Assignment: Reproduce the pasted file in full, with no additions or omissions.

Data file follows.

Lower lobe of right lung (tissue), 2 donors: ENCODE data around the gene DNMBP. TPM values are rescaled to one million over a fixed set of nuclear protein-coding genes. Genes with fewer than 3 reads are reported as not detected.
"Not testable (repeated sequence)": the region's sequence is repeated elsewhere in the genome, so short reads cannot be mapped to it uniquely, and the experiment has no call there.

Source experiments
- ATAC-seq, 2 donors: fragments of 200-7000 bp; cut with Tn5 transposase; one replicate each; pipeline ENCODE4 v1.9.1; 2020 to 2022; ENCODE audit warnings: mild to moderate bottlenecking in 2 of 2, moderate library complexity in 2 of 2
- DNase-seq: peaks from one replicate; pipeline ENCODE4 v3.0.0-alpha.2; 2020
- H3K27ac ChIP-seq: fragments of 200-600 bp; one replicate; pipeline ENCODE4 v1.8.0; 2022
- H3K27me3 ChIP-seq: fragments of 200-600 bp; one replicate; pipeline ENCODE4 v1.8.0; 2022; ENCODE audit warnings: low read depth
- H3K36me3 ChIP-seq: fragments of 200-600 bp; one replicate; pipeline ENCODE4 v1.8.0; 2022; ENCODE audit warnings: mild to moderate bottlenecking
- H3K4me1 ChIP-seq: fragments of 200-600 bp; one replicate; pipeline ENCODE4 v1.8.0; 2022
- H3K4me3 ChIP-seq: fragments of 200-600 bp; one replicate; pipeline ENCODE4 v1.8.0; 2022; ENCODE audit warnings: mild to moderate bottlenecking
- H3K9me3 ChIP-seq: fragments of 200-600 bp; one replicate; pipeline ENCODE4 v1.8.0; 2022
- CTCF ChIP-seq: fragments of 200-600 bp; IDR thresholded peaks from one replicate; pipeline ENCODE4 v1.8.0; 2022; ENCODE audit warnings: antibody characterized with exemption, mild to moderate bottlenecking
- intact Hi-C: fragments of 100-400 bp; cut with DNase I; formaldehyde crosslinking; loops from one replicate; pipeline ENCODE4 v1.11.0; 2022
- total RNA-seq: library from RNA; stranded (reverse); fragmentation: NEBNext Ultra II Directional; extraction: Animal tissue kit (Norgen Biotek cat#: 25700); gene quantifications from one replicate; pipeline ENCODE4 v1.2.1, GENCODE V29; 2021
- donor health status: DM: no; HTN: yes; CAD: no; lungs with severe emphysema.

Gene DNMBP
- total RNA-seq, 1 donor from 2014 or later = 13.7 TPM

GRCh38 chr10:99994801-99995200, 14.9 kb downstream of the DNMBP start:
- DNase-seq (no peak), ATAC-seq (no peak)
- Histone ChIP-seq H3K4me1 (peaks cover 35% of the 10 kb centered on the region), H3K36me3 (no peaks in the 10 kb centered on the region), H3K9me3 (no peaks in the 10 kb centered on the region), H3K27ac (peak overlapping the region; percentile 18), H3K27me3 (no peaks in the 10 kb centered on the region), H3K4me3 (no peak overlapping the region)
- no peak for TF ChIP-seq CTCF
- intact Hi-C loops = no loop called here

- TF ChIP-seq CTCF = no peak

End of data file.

Lower lobe of right lung (tissue), 2 donors: ENCODE data around the gene DNMBP. TPM values are rescaled to one million over a fixed set of nuclear protein-coding genes. Genes with fewer than 3 reads are reported as not detected.
"Not testable (repeated sequence)": the region's sequence is repeated elsewhere in the genome, so short reads cannot be mapped to it uniquely, and the experiment has no call there.

Source experiments
- ATAC-seq, 2 donors: fragments of 200-7000 bp; cut with Tn5 transposase; one replicate each; pipeline ENCODE4 v1.9.1; 2020 to 2022; ENCODE audit warnings: mild to moderate bottlenecking in 2 of 2, moderate library complexity in 2 of 2
- DNase-seq: peaks from one replicate; pipeline ENCODE4 v3.0.0-alpha.2; 2020
- H3K27ac ChIP-seq: fragments of 200-600 bp; one replicate; pipeline ENCODE4 v1.8.0; 2022
- H3K27me3 ChIP-seq: fragments of 200-600 bp; one replicate; pipeline ENCODE4 v1.8.0; 2022; ENCODE audit warnings: low read depth
- H3K36me3 ChIP-seq: fragments of 200-600 bp; one replicate; pipeline ENCODE4 v1.8.0; 2022; ENCODE audit warnings: mild to moderate bottlenecking
- H3K4me1 ChIP-seq: fragments of 200-600 bp; one replicate; pipeline ENCODE4 v1.8.0; 2022
- H3K4me3 ChIP-seq: fragments of 200-600 bp; one replicate; pipeline ENCODE4 v1.8.0; 2022; ENCODE audit warnings: mild to moderate bottlenecking
- H3K9me3 ChIP-seq: fragments of 200-600 bp; one replicate; pipeline ENCODE4 v1.8.0; 2022
- CTCF ChIP-seq: fragments of 200-600 bp; IDR thresholded peaks from one replicate; pipeline ENCODE4 v1.8.0; 2022; ENCODE audit warnings: antibody characterized with exemption, mild to moderate bottlenecking
- intact Hi-C: fragments of 100-400 bp; cut with DNase I; formaldehyde crosslinking; loops from one replicate; pipeline ENCODE4 v1.11.0; 2022
- total RNA-seq: library from RNA; stranded (reverse); fragmentation: NEBNext Ultra II Directional; extraction: Animal tissue kit (Norgen Biotek cat#: 25700); gene quantifications from one replicate; pipeline ENCODE4 v1.2.1, GENCODE V29; 2021
- donor health status: DM: no; HTN: yes; CAD: no; lungs with severe emphysema.

Gene DNMBP
- total RNA-seq, 1 donor from 2014 or later = 13.7 TPM

GRCh38 chr10:99994801-99995200, 14.9 kb downstream of the DNMBP start:
- DNase-seq (no peak), ATAC-seq (no peak)
- Histone ChIP-seq H3K4me1 (peaks cover 35% of the 10 kb centered on the region), H3K36me3 (no peaks in the 10 kb centered on the region), H3K9me3 (no peaks in the 10 kb centered on the region), H3K27ac (peak overlapping the region; percentile 18), H3K27me3 (no peaks in the 10 kb centered on the region), H3K4me3 (no peak overlapping the region)
- no peak for TF ChIP-seq CTCF
- intact Hi-C loops = no loop called here

- TF ChIP-seq CTCF = no peak